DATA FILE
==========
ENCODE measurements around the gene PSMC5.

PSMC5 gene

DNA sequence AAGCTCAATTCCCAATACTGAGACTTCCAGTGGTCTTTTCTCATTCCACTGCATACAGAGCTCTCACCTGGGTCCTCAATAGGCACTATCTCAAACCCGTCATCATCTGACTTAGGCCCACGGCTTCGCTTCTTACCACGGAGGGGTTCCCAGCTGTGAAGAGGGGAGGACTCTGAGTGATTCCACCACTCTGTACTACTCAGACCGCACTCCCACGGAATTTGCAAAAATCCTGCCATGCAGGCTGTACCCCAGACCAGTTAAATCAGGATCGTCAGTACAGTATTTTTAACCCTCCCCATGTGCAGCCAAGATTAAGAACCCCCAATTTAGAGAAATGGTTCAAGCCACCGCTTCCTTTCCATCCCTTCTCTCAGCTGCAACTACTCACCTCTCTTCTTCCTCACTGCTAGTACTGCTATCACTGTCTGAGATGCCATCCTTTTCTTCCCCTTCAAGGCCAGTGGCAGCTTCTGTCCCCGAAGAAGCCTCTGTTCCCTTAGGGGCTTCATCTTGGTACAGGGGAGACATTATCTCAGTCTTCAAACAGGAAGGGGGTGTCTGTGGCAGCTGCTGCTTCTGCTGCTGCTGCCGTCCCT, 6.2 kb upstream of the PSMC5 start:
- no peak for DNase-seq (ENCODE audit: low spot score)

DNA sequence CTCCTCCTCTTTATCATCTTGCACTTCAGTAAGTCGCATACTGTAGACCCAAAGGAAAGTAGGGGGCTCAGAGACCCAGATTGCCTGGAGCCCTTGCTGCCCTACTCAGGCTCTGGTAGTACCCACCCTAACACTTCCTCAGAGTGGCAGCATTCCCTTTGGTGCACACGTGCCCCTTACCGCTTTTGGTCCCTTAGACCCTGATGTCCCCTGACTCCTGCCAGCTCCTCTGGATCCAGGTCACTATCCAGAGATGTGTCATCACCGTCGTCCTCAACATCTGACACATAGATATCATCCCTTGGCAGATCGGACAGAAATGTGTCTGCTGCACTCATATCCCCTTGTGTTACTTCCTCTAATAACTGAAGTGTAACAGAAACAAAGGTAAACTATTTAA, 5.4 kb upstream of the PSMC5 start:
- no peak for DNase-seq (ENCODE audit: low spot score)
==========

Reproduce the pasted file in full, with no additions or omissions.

ENCODE measurements around the gene PSMC5.

PSMC5 gene

DNA sequence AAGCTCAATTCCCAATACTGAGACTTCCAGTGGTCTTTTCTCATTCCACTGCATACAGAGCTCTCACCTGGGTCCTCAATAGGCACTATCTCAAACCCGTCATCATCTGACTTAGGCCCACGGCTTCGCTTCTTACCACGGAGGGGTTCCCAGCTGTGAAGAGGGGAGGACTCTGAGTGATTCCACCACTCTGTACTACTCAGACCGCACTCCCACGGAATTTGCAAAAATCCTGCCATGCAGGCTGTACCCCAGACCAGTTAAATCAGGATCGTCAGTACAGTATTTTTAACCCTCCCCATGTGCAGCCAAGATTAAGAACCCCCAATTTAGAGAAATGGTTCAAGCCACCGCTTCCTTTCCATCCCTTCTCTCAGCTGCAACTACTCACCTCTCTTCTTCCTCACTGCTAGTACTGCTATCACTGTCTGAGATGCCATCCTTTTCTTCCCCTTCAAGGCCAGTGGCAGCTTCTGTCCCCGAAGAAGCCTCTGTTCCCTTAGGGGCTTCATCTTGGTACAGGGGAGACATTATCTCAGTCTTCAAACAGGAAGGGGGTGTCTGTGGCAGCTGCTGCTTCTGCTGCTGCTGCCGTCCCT, 6.2 kb upstream of the PSMC5 start:
- no peak for DNase-seq (ENCODE audit: low spot score)

DNA sequence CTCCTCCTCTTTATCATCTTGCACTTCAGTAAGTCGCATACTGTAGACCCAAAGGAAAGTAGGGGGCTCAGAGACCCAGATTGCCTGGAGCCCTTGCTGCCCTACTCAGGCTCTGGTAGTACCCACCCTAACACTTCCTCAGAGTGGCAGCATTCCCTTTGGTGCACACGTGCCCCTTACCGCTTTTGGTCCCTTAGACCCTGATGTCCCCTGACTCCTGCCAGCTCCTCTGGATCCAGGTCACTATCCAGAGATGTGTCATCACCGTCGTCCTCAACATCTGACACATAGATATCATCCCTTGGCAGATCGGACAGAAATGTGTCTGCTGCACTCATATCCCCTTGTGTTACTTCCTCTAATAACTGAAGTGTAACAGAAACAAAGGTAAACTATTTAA, 5.4 kb upstream of the PSMC5 start:
- no peak for DNase-seq (ENCODE audit: low spot score)